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New Release Review - SISTERS

A pair of forty-something sisters throw one final party in their childhood home.


Review by Eric Hillis (@hilliseric)

Directed by: Jason Moore

Starring: Tina Fey, Amy Poehler, John Cena, John Leguizamo, James Brolin, Kate McKinnon, Dianne Wiest, Maya Rudolph, Heather Matarazzo


Without its two leads (and some great supporting performers, most notably Greta Lee, whose comic timing makes a lot of her gags funnier than they should be) Sisters would be an absolute dud. As it is, it's a misfire barely saved by the endearing company of two genuine stars.





While there's a drought of talented male comic performers in contemporary American cinema, their female counterparts have risen to the fore, with the likes of Lake Bell, Julia Louis Dreyfuss and Jenny Slate winning accolades for their recent turns in a slew of impressive indies. In the mainstream we have the duo of Tina Fey and Amy Poehler, now as famous for their Golden Globe hosting gigs as for their long running TV sitcoms 30 Rock and Parks and Recreation. Fey and Poehler's small screen success has thus far failed to translate to the multiplex, and Sisters is yet another waste of their talents.
As with her Parks & Rec character, Poehler's Maura is an uptight forty-something do-gooder here. Over skype, Maura learns that her parents (an under-used Dianne Wiest and James Brolin) have put the family home up for sale. This doesn't go down well with Maura's older sister Katie (Fey), who was hoping to move home due to financial trouble. While cleaning out their childhood bedroom, nostalgia kicks in and the duo decide to throw one final party in a bid to relive their teen years.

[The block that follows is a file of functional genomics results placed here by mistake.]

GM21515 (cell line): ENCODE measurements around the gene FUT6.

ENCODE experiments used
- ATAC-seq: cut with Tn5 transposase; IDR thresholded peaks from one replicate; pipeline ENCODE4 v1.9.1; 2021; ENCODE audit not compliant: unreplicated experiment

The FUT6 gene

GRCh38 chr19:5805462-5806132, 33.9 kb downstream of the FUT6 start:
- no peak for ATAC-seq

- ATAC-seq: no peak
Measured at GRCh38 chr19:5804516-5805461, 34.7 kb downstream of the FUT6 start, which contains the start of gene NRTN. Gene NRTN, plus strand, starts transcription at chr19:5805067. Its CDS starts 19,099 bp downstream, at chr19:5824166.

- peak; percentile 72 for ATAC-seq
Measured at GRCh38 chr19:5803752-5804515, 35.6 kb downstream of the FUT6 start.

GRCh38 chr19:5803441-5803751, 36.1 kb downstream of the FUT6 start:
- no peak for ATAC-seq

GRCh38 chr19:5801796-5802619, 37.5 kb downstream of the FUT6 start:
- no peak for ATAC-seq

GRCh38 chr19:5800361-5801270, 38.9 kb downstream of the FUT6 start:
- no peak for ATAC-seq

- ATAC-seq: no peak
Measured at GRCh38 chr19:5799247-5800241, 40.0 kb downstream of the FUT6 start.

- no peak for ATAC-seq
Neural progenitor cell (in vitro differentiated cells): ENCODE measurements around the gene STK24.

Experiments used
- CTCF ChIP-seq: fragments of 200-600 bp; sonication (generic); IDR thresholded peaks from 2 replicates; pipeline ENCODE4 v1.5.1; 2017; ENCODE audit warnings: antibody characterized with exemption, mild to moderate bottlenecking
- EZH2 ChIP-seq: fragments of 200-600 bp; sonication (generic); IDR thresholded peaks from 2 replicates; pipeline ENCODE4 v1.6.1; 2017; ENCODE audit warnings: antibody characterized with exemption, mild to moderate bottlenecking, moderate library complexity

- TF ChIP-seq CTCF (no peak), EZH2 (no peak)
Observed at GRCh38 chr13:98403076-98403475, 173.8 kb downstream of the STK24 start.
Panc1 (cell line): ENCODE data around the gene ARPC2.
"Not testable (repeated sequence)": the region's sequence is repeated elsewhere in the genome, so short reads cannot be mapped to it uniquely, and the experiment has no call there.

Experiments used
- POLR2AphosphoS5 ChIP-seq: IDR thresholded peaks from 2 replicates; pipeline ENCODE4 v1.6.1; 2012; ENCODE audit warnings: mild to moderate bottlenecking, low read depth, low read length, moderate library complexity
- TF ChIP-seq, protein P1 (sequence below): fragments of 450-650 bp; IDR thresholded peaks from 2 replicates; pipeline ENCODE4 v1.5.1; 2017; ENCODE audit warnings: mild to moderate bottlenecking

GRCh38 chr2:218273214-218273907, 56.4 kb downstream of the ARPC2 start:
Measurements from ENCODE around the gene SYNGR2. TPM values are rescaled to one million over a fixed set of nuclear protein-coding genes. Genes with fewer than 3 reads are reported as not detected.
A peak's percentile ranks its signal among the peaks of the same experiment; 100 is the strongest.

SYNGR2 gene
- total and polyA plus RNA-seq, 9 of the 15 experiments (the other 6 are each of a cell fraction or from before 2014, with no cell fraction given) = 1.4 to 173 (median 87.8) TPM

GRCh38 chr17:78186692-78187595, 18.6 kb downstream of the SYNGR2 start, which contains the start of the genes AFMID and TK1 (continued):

For the first 30 minutes or so of Sisters I had a contented grin on my face, chuckling along to the film until it eventually reached a point where I realised I was simply coasting along on the energy of Fey and Poehler. The script, by SNL writer Paula Pell, is devoid of wit, and a mere two days after viewing the film I can't recall a single one-liner. What makes this more annoying is that Fey is herself a supremely talented comedy writer, as her work on 30 Rock and Mean Girls shows. As a performer, she brings a manic exuberance to her role that goes some way to papering over the cracks in the script, as does Poehler's likeable charm.
That's not enough to sustain a movie that runs for two hours. Most of the film is an extended party sequence, one that takes a one scene joke from Trading Places and stretches it to snapping point. There are characters like John Cena's drug dealer who just stand around with nothing to contribute, and a prissy Game of Thrones addict played by Maya Rudolph, so poorly fleshed out that we're never sure if the film wants us to hate her or feel sorry for her. A flashback to the protagonists in their school years would have gone a long way towards providing some much needed context, and a glimpse at the cast list suggests such sequences were filmed but ultimately cut. That's an odd decision, as there's a hell of a lot of needless filler in the final cut that could have been easily excised to accommodate it.
Without its two leads (and some great supporting performers, most notably Greta Lee, whose comic timing makes a lot of her gags funnier than they should be) Sisters would be an absolute dud. As it is, it's a misfire barely saved by the endearing company of two genuine stars.
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